PRINCETON, NJ -- Americans have paid fairly close attention to the news about whether religious-based employers should have to provide contraception coverage for employees as part of their health plans. When asked what they think about the issue, 48% of all Americans say they sympathize more with the views of religious leaders, while 45% sympathize more with the Obama administration. The views of men and women are nearly identical.
Catholics and Protestants Tend to Agree With Religious Leaders
The controversy centers on whether the new federal healthcare regulation requiring most employers to provide coverage for birth control violates the religious liberties of Catholic-affiliated hospitals, schools, and charities.
Despite the Catholic Church's official opposition to birth control and the resulting strong public opposition to the new regulation from Catholic bishops in the U.S., Gallup finds Catholics' views on the matter differing little from Protestants'. Half of Protestants and 56% of Catholics say they sympathize more with religious leaders on this issue, while about 4 in 10 adults in both groups side with the Obama administration.
The greater difference by religion is between the nonreligious and Christians overall. Nearly 7 in 10 (68%) of those with no religious affiliation side with the Obama administration; barely 2 in 10 support religious leaders.
Contraception Issue Separates the Major Parties; Divides Independents
There are also large partisan gaps in these attitudes. An overwhelming majority of Republicans (83%) sympathize more with the views of religious leaders, while nearly as high a percentage of Democrats (76%) sympathize more with the Obama administration. Importantly from a political perspective is that independents are evenly divided, at 45%.
The views of men and women within each party are fairly similar, with 82% of Republican women and 84% of Republican men siding with religious leaders. Similarly, about three-quarters of Democratic women and men sympathize with the Obama administration. Independent women and independent men are both closely divided.
Six in 10 Closely Following Contraception Issue
Sixty percent of Americans say they are following the news story very closely or somewhat closely, while 39% say they are following it not too closely or not at all. The 29% following the issue very closely is slightly higher than the 22%, on average, who have paid close attention to more than 200 news stories Gallup has measured in the past decade.
Catholics' attention to the story is similar to that of Protestants, but greater than that of the nonreligious.
In the debate over requiring religious-affiliated institutions to provide contraception coverage for their employees, Americans' sympathies are closely divided between the views of religious leaders and the Obama administration. Christians -- Protestants and Catholics alike -- sympathize more with religious leaders, while nonreligious Americans side more solidly with the Obama administration. The issue elicits strong partisan differences, but not gender-related ones. Women and men largely share the same view. Independents, including independent women and independent men -- are closely divided in their sympathies toward the two perspectives.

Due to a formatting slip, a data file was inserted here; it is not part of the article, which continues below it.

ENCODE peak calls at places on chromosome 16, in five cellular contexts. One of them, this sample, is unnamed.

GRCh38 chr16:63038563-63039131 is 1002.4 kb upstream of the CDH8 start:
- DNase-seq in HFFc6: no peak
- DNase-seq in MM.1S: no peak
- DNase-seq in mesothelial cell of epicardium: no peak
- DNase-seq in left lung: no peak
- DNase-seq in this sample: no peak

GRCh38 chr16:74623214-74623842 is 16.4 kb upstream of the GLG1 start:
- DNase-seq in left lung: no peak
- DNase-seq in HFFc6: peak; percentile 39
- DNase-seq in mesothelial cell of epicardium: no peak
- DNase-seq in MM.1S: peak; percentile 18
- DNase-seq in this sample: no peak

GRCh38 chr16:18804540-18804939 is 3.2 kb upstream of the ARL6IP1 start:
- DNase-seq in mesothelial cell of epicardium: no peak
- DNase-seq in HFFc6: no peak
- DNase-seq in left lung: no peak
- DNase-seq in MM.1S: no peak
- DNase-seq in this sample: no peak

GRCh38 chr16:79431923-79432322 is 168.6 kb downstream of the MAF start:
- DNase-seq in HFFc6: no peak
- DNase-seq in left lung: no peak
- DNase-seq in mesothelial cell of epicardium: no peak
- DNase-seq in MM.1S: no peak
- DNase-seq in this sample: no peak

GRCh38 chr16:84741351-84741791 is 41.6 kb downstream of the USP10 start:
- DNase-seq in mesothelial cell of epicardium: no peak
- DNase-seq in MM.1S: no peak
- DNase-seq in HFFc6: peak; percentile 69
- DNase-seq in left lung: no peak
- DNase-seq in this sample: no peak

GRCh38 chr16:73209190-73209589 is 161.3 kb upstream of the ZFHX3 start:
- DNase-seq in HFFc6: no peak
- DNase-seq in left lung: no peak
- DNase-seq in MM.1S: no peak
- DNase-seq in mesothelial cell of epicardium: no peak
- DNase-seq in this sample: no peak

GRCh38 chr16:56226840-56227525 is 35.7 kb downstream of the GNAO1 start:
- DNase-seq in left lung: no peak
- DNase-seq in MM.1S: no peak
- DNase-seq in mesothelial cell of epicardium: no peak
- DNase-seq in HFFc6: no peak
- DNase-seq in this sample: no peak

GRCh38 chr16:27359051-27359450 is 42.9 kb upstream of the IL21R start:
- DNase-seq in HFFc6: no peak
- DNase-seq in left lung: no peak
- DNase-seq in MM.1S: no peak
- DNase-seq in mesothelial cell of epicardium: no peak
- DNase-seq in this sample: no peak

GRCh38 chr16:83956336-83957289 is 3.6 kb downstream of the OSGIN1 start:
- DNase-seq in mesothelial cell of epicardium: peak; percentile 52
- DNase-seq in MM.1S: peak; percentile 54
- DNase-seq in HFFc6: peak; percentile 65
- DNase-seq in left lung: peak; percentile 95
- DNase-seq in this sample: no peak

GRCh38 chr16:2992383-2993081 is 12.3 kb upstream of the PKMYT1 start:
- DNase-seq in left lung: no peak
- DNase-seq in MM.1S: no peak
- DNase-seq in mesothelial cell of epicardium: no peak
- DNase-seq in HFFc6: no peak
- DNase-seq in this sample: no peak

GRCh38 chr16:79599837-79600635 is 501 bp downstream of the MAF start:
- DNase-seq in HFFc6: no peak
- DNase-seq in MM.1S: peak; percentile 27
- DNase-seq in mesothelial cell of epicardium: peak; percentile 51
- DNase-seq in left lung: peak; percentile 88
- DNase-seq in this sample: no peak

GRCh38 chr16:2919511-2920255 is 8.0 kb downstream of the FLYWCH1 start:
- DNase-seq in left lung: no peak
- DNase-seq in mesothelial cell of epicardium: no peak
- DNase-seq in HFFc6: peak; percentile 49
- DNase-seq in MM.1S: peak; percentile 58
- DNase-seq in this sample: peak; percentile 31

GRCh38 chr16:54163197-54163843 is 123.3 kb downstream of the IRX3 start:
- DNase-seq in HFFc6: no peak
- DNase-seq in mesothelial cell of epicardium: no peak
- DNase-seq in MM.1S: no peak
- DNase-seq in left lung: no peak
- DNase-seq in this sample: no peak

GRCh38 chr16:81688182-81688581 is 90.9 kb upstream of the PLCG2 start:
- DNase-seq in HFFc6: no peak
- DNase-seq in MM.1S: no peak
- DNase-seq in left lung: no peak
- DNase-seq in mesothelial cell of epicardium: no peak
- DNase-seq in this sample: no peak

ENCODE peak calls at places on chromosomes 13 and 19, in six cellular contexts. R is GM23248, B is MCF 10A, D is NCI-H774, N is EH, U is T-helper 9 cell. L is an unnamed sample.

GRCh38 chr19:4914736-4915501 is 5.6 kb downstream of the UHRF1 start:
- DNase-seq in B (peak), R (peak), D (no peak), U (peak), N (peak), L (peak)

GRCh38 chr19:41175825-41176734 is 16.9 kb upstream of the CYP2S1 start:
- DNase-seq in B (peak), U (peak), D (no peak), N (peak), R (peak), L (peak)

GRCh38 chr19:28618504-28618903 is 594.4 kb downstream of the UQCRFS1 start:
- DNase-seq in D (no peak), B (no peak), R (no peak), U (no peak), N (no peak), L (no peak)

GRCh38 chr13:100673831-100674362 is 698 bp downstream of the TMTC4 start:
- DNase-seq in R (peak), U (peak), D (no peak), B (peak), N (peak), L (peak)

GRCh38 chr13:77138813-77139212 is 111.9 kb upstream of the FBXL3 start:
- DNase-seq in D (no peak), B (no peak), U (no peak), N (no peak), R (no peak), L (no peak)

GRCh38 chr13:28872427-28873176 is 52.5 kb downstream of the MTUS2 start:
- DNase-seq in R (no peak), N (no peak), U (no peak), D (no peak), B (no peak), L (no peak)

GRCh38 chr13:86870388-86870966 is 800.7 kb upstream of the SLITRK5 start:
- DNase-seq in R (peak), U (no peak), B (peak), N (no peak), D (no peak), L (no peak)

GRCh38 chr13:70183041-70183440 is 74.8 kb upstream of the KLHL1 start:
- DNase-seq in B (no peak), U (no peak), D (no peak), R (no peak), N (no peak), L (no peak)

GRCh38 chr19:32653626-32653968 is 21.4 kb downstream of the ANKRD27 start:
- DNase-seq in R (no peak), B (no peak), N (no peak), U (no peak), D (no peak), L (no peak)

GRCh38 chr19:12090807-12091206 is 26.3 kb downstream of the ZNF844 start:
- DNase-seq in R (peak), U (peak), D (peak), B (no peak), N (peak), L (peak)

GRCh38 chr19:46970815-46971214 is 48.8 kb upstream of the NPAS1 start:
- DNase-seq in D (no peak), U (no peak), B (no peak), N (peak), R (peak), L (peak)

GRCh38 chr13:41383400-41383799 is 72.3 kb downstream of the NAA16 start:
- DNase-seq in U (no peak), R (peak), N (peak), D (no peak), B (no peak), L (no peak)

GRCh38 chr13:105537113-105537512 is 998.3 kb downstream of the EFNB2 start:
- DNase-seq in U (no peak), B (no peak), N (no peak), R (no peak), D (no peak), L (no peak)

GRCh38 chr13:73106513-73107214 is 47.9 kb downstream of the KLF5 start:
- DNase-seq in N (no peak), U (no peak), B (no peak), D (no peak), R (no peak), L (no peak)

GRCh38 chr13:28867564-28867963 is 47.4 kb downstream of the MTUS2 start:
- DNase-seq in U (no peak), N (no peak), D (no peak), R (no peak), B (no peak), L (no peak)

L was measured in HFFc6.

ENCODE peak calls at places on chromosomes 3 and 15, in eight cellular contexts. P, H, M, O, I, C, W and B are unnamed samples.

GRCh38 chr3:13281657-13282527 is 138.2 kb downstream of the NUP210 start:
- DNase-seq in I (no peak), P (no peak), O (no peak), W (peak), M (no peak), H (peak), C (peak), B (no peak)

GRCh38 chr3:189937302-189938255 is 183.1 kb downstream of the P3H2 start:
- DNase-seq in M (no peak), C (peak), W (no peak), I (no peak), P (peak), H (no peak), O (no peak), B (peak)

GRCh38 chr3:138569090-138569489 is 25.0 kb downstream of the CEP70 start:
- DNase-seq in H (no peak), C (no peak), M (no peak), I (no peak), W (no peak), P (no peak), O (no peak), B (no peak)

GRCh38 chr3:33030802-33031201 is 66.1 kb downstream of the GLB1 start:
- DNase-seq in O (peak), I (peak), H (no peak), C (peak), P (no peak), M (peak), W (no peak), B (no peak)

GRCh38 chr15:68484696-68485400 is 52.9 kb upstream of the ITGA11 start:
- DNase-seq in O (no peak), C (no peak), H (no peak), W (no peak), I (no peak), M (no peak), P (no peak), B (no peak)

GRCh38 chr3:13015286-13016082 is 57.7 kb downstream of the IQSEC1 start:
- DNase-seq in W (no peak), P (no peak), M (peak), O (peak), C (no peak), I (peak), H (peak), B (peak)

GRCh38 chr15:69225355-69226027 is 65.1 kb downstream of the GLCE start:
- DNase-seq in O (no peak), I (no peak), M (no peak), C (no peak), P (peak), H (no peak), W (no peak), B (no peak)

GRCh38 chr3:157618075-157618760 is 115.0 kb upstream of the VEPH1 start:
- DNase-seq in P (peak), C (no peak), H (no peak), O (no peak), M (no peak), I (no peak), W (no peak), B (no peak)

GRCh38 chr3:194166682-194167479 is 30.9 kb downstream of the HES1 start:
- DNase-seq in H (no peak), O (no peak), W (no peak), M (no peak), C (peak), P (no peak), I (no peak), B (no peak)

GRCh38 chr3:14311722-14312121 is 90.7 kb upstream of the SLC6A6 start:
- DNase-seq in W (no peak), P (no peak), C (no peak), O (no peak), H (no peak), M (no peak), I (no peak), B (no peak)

Results for this Gallup poll are based on telephone interviews conducted Feb. 16-19, 2012, with a random sample of 1,014 adults, aged 18 and older, living in all 50 U.S. states adn the District of Columbia.
For results based on the total sample of national adults, one can say with 95% confidence that the maximum margin of sampling error is ±4 percentage points.
For results based on the total sample of 249 Catholics, one can say with 95% confidence that the maximum margin of sampling error is ±7 percentage points.
Interviews are conducted with respondents on landline telephones and cellular phones, with interviews conducted in Spanish for respondents who are primarily Spanish-speaking. Each sample includes a minimum quota of 400 cell phone respondents and 600 landline respondents per 1,000 national adults, with additional minimum quotas among landline respondents by region. Landline telephone numbers are chosen at random among listed telephone numbers. Cell phone numbers are selected using random-digit-dial methods. Landline respondents are chosen at random within each household on the basis of which member had the most recent birthday.
Samples are weighted by gender, age, race, Hispanic ethnicity, education, region, adults in the household, and phone status (cell phone only/landline only/both, cell phone mostly, and having an unlisted landline number). Demographic weighting targets are based on the March 2011 Current Population Survey figures for the aged 18 and older non-institutionalized population living in U.S. telephone households. All reported margins of sampling error include the computed design effects for weighting and sample design.
In addition to sampling error, question wording and practical difficulties in conducting surveys can introduce error or bias into the findings of public opinion polls.
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